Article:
I train at KLD gym in Merritt Island, FL. It is actually an old World Gym purchased by a baseball player who began a youth foundation and uses the gym as part of the school. Believe it or not it is the only hardcore gym left in our area and I wince at calling it that. I grew up at the Power Pit gym over in Cocoa and it was nothing short of a dungeon.

All of the 80s and 90s local powerlifters trained there and I got the benefit of its final 7 years. The BEST place I have ever trained. Gary Frank trained there and still talks about it when I run into him at meets here in FL. Oh and I will plug my place. My wife and I along with a few partners will be opening Space Coast Barbell and Athletics before the summer is over. It's sad to see real Gyms closing so we are opening one back up. P.S. I'd throw a grenade into Planet Pussy Ass ( I know you know The fitness center I'm talking about) if I could get away with it! Death to the fitness center long live the GYM.

Our crew consists of myself, Ron Jones (242lb super freak), Nick Morretto (junior world record holder in the squat), Rich Gregg (2 time Worlds Strongest Cop), Tom Petelle, and Steve Wunz the 'GURU' who got us all started. All of the guys are great lifters with Ron being one of my closest friends and truly the freakiest lifter I have ever met.

Big Joey DeGiovine

12) Critical Bench: Fitness centers suck. What is your advice for the frustrated RAW bencher who is stuck at a 405lbs bench who would one day like to be able to rep out 500 like you?

Be CONSISTENT!!! Nothing comes over night and like I said before it gets tougher from here. I went from 135 to 315 in about 2yrs. I've been stuck in the 500lb range for probably 5yrs. Raw benching is not getting a shirt figured out and adding 150 to 200lbs to your raw bench in a day. Raw benching is a constant battle to hit weight with nothing more than your own strength and no assistance.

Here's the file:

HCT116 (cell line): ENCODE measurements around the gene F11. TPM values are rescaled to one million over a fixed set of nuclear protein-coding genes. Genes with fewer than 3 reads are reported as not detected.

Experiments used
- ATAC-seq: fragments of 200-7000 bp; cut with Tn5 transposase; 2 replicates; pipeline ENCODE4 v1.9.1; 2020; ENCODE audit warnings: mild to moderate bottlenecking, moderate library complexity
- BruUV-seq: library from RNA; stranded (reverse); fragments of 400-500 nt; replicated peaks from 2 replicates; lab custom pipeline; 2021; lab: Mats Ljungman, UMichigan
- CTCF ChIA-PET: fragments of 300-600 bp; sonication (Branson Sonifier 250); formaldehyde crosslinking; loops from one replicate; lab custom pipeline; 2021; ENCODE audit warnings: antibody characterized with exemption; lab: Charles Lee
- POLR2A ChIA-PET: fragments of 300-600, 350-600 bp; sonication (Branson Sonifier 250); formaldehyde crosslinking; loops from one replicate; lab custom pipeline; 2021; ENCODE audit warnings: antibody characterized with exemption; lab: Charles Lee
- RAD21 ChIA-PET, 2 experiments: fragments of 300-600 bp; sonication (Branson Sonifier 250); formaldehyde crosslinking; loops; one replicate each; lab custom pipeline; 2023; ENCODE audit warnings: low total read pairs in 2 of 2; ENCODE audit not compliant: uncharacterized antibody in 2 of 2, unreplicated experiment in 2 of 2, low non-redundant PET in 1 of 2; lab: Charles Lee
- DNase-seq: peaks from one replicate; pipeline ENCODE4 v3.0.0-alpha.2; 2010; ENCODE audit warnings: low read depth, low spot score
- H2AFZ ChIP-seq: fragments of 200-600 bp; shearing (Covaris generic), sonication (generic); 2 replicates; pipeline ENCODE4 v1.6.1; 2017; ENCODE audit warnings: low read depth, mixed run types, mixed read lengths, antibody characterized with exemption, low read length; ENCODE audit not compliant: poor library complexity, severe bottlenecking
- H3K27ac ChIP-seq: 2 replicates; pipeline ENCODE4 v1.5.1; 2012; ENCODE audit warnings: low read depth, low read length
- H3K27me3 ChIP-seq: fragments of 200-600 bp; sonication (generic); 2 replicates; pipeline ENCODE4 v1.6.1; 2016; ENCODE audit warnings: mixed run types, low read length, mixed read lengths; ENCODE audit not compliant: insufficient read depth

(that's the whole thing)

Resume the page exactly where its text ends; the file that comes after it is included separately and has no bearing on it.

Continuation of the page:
13) Critical Bench: How many times can you bench press 135, 225, 275, 315, 350, and 405?

I don't think you guys would really care about the smaller numbers so lets start at 315 being it is one of my warmup sets. 315 is my 3rd warmup set and I usually use it as a speed set doing it for 20 to 25 reps as fast as I can. I can't answer how many I could do it because I've never tried. I have repped out at 405 before only because I have always had the want to be able to get 20 reps and have just recently banged out exactly 20. I have also done 500 for seven.

14) Critical Bench: 405 for 20 and 500 for 7, OH MY!!! In your raw bench press routine do you use boards, bands and chains?

I have used bands and chains at times but nothing routinely. I do however use boards specifically the 3 board for heavy lifts and on close grip days. For me the 3 board is not about getting something to touch but more about training my triceps from that static spot. I believe the raw bench is dependant on strong triceps at certain spots in the lift. That said, I train floor presses with almost every heavy bench workout.